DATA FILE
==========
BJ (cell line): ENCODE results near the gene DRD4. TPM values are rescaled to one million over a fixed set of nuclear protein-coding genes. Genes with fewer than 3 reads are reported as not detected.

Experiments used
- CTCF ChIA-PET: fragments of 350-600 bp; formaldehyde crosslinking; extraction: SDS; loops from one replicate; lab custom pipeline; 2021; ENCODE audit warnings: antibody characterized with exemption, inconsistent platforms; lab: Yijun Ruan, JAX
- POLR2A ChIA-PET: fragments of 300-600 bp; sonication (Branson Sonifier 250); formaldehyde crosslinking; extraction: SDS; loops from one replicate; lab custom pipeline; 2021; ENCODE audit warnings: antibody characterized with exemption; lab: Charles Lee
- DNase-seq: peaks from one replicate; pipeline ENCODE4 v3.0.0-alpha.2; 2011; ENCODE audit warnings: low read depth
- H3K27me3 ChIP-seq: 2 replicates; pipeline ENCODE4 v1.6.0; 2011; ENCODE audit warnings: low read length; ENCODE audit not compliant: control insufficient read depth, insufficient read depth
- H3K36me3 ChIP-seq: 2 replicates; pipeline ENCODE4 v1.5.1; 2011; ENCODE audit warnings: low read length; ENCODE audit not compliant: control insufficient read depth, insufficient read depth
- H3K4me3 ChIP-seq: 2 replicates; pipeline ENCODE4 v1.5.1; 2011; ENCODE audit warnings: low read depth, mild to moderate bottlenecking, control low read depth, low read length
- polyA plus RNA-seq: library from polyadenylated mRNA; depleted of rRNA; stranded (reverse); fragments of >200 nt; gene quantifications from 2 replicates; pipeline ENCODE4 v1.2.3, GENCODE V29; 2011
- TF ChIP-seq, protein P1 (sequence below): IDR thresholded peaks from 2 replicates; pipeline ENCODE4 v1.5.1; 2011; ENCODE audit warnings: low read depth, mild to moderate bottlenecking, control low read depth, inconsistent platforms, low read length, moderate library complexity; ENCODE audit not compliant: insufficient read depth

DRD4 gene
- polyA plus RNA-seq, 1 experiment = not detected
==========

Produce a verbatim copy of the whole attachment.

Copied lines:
BJ (cell line): ENCODE results near the gene DRD4. TPM values are rescaled to one million over a fixed set of nuclear protein-coding genes. Genes with fewer than 3 reads are reported as not detected.

Experiments used
- CTCF ChIA-PET: fragments of 350-600 bp; formaldehyde crosslinking; extraction: SDS; loops from one replicate; lab custom pipeline; 2021; ENCODE audit warnings: antibody characterized with exemption, inconsistent platforms; lab: Yijun Ruan, JAX
- POLR2A ChIA-PET: fragments of 300-600 bp; sonication (Branson Sonifier 250); formaldehyde crosslinking; extraction: SDS; loops from one replicate; lab custom pipeline; 2021; ENCODE audit warnings: antibody characterized with exemption; lab: Charles Lee
- DNase-seq: peaks from one replicate; pipeline ENCODE4 v3.0.0-alpha.2; 2011; ENCODE audit warnings: low read depth
- H3K27me3 ChIP-seq: 2 replicates; pipeline ENCODE4 v1.6.0; 2011; ENCODE audit warnings: low read length; ENCODE audit not compliant: control insufficient read depth, insufficient read depth
- H3K36me3 ChIP-seq: 2 replicates; pipeline ENCODE4 v1.5.1; 2011; ENCODE audit warnings: low read length; ENCODE audit not compliant: control insufficient read depth, insufficient read depth
- H3K4me3 ChIP-seq: 2 replicates; pipeline ENCODE4 v1.5.1; 2011; ENCODE audit warnings: low read depth, mild to moderate bottlenecking, control low read depth, low read length
- polyA plus RNA-seq: library from polyadenylated mRNA; depleted of rRNA; stranded (reverse); fragments of >200 nt; gene quantifications from 2 replicates; pipeline ENCODE4 v1.2.3, GENCODE V29; 2011
- TF ChIP-seq, protein P1 (sequence below): IDR thresholded peaks from 2 replicates; pipeline ENCODE4 v1.5.1; 2011; ENCODE audit warnings: low read depth, mild to moderate bottlenecking, control low read depth, inconsistent platforms, low read length, moderate library complexity; ENCODE audit not compliant: insufficient read depth

DRD4 gene
- polyA plus RNA-seq, 1 experiment = not detected